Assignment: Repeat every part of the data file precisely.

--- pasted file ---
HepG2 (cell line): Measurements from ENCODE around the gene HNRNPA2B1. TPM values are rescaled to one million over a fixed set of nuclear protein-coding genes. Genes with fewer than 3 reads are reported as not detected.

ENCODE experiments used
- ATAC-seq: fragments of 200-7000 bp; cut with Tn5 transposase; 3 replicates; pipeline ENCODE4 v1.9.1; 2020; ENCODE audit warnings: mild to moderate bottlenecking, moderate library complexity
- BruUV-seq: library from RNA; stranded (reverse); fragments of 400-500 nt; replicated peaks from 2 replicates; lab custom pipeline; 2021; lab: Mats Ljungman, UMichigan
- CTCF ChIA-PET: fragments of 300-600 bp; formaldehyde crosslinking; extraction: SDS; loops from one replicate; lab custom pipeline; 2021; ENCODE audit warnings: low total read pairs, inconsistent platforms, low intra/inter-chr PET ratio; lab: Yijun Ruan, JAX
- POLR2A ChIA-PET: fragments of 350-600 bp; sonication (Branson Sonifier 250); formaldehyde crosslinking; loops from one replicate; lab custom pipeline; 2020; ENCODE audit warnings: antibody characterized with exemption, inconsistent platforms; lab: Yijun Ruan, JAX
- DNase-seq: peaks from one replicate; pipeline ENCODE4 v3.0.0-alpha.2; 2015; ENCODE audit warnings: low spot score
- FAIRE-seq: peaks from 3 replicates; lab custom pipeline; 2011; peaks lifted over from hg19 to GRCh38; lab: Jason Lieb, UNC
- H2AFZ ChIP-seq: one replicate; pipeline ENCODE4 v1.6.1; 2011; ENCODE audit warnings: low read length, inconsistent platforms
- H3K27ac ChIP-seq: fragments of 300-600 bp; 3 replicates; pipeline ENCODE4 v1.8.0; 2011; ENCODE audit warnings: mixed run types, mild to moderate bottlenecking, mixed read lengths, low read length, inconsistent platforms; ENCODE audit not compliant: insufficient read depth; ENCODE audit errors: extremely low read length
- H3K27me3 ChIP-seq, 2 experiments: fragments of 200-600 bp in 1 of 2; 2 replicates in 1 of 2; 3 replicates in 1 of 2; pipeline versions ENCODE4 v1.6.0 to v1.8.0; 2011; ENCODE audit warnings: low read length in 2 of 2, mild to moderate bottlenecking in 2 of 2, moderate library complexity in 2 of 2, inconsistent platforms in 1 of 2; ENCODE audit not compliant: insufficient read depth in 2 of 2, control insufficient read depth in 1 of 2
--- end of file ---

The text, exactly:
HepG2 (cell line): Measurements from ENCODE around the gene HNRNPA2B1. TPM values are rescaled to one million over a fixed set of nuclear protein-coding genes. Genes with fewer than 3 reads are reported as not detected.

ENCODE experiments used
- ATAC-seq: fragments of 200-7000 bp; cut with Tn5 transposase; 3 replicates; pipeline ENCODE4 v1.9.1; 2020; ENCODE audit warnings: mild to moderate bottlenecking, moderate library complexity
- BruUV-seq: library from RNA; stranded (reverse); fragments of 400-500 nt; replicated peaks from 2 replicates; lab custom pipeline; 2021; lab: Mats Ljungman, UMichigan
- CTCF ChIA-PET: fragments of 300-600 bp; formaldehyde crosslinking; extraction: SDS; loops from one replicate; lab custom pipeline; 2021; ENCODE audit warnings: low total read pairs, inconsistent platforms, low intra/inter-chr PET ratio; lab: Yijun Ruan, JAX
- POLR2A ChIA-PET: fragments of 350-600 bp; sonication (Branson Sonifier 250); formaldehyde crosslinking; loops from one replicate; lab custom pipeline; 2020; ENCODE audit warnings: antibody characterized with exemption, inconsistent platforms; lab: Yijun Ruan, JAX
- DNase-seq: peaks from one replicate; pipeline ENCODE4 v3.0.0-alpha.2; 2015; ENCODE audit warnings: low spot score
- FAIRE-seq: peaks from 3 replicates; lab custom pipeline; 2011; peaks lifted over from hg19 to GRCh38; lab: Jason Lieb, UNC
- H2AFZ ChIP-seq: one replicate; pipeline ENCODE4 v1.6.1; 2011; ENCODE audit warnings: low read length, inconsistent platforms
- H3K27ac ChIP-seq: fragments of 300-600 bp; 3 replicates; pipeline ENCODE4 v1.8.0; 2011; ENCODE audit warnings: mixed run types, mild to moderate bottlenecking, mixed read lengths, low read length, inconsistent platforms; ENCODE audit not compliant: insufficient read depth; ENCODE audit errors: extremely low read length
- H3K27me3 ChIP-seq, 2 experiments: fragments of 200-600 bp in 1 of 2; 2 replicates in 1 of 2; 3 replicates in 1 of 2; pipeline versions ENCODE4 v1.6.0 to v1.8.0; 2011; ENCODE audit warnings: low read length in 2 of 2, mild to moderate bottlenecking in 2 of 2, moderate library complexity in 2 of 2, inconsistent platforms in 1 of 2; ENCODE audit not compliant: insufficient read depth in 2 of 2, control insufficient read depth in 1 of 2